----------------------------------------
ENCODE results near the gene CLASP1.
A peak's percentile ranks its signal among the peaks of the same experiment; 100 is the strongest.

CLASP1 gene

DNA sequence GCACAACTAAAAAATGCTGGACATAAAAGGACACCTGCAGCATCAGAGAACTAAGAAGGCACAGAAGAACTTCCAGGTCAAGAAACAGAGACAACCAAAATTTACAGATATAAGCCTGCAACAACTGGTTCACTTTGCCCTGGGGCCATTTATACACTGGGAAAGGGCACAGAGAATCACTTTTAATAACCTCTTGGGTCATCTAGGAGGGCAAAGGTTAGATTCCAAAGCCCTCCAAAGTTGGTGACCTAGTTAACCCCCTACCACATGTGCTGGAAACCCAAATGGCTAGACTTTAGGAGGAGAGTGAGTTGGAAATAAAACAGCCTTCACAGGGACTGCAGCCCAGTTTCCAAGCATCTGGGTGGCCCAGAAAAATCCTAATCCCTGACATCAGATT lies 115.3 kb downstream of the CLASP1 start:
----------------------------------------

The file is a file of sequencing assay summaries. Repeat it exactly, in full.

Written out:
ENCODE results near the gene CLASP1.
A peak's percentile ranks its signal among the peaks of the same experiment; 100 is the strongest.

CLASP1 gene

DNA sequence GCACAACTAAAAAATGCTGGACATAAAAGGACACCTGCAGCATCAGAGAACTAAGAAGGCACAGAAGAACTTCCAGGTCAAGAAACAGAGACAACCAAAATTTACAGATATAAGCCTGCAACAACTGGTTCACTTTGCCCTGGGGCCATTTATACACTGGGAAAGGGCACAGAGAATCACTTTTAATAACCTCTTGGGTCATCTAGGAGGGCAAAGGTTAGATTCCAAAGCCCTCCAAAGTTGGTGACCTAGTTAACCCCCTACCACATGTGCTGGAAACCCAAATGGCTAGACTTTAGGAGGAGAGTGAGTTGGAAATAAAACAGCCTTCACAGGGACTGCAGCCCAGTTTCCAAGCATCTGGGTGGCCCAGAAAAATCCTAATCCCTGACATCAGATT lies 115.3 kb downstream of the CLASP1 start: